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Between pandemic-inspired nightly walks and new-baby power-strollering, I’ve never spent as much time pounding the pavement of my neighbourhood in my life. Which means, yeah, I’ve got some opinions about local parks.
I’m no Justin McElroy, but I keep my own mental notes on Vancouver’s best and worst green spaces. There are those that fall into the “nice view, bad amenities” category (enjoy sharing a single bench, visitors to Jean Beatty Park), those with enviably fun-looking swings (why don’t they come in adult sizes?), and those chock full o’ dogs (hello, Charleson cuties).
But when I walked past the new “urban park” at Smithe and Richards the other day, it was clear that the park paradigm as a whole was about to shift.
Renderings from Dialog Design/Vancouver Parks Board
Right now, it’s called Smithe-Richard Park, but a permanent title will be gifted to the land by the Musqueam, Squamish, and Tsleil-Waututh Nations this summer. And after being in the works for two years, it’s finally open to the public.
Photo via Vancouver Parks BoardThe space was designed by Dialog, which worked with the Parks Board to turn a former parking lot into a so-called “community porch.” It’s the first new park downtown in over a decade. Though it’s under an acre (around 35,000 square feet), they’ve squeezed a ton of programming in here.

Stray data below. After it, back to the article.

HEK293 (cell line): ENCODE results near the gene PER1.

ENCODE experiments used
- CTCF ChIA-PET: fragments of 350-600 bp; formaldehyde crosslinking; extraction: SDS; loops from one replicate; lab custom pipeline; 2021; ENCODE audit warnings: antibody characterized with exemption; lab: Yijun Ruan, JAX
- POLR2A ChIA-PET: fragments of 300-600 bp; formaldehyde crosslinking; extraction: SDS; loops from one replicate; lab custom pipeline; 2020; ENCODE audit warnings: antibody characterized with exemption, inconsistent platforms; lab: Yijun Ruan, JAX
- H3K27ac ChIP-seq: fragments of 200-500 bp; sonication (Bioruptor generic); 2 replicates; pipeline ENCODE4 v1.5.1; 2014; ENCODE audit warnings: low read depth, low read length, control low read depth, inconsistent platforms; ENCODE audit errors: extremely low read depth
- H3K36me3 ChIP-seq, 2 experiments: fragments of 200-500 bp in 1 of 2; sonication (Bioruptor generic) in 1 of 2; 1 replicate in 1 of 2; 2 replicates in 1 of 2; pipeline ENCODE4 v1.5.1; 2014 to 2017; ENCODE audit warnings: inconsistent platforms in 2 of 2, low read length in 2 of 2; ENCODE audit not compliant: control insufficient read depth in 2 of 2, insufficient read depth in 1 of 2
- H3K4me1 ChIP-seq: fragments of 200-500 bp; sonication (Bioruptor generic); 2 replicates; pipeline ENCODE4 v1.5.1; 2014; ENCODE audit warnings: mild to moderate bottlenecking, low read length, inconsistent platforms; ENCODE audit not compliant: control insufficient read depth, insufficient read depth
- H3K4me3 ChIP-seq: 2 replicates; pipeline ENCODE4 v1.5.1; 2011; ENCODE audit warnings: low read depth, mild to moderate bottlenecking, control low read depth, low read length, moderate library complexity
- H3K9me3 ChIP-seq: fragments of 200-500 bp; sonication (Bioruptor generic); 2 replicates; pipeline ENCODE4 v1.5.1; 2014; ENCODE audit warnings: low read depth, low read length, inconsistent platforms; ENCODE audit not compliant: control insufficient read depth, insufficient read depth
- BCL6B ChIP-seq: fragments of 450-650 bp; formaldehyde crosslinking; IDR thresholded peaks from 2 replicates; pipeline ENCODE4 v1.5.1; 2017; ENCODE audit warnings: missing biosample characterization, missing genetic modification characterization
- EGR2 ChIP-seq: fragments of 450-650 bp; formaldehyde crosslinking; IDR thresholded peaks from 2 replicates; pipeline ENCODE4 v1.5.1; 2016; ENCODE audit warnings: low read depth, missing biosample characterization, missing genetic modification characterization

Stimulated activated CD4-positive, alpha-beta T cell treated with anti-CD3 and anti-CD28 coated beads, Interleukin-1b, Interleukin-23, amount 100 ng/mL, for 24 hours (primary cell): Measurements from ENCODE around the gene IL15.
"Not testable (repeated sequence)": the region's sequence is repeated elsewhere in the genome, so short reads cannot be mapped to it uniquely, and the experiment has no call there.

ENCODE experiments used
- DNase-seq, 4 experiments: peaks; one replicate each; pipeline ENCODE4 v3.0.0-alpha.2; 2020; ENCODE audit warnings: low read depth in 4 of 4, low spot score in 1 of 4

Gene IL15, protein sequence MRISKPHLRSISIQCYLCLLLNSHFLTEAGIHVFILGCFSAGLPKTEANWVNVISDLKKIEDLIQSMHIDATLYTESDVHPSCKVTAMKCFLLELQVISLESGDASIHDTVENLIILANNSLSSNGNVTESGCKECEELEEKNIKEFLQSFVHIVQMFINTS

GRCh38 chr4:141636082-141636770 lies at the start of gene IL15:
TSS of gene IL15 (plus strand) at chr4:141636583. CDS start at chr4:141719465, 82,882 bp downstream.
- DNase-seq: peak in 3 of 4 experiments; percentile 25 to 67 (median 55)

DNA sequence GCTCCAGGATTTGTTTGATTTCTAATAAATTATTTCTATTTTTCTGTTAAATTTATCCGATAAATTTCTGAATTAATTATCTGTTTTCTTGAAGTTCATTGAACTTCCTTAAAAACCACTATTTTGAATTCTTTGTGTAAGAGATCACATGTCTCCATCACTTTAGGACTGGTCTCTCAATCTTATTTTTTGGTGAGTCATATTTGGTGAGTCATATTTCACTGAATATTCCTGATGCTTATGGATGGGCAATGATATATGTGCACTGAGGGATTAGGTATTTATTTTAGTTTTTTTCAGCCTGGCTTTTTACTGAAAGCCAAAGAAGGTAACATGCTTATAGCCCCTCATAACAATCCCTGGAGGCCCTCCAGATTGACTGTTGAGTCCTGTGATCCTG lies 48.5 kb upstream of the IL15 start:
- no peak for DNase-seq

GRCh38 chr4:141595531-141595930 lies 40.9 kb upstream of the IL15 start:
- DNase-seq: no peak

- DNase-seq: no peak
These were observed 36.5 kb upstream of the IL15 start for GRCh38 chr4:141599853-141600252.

Photo via the Vancouver Parks Board
Elevated walkways and hanging nets make it sort of a 3D experience, zigzagging above a playground, ample seating and hammock.
Photo via the Vancouver Parks BoardA big climbing structure leads to an elaborate, space-age slide; an amphitheatre looks like a pretty sweet place for outdoor concerts or events, while “sky frames” are intended to showcase a rotating collection of public artworks. (They also help hold charming string lights aloft.)
Kafka’s is gearing up to open an outlet right in the park to caffeinate the weary parents supervising the trampolines. The cafe building even features a green roof, because parks gotta park!
Photo via Vancouver Parks Board
As we all know from our bleary, Covid-fuelled trudges in the great outdoors, a park isn’t a park without a little bit of greenery. Luckily, despite the abundance of climbing structures and pathways, a full third of the land is dedicated to plant life, with plenty of native species (we see you, bentgrass!) and plants traditionally used by Indigenous groups as medicine.
I’m personally pumped to throw on my trusty walking shoes for a stroll-by of this gorge new public space, but I’m well aware that, like any tax-funded project, there are going to be haters. But if a five-star park is the sort of thing that makes your blood boil… maybe you should be the one talking a walk?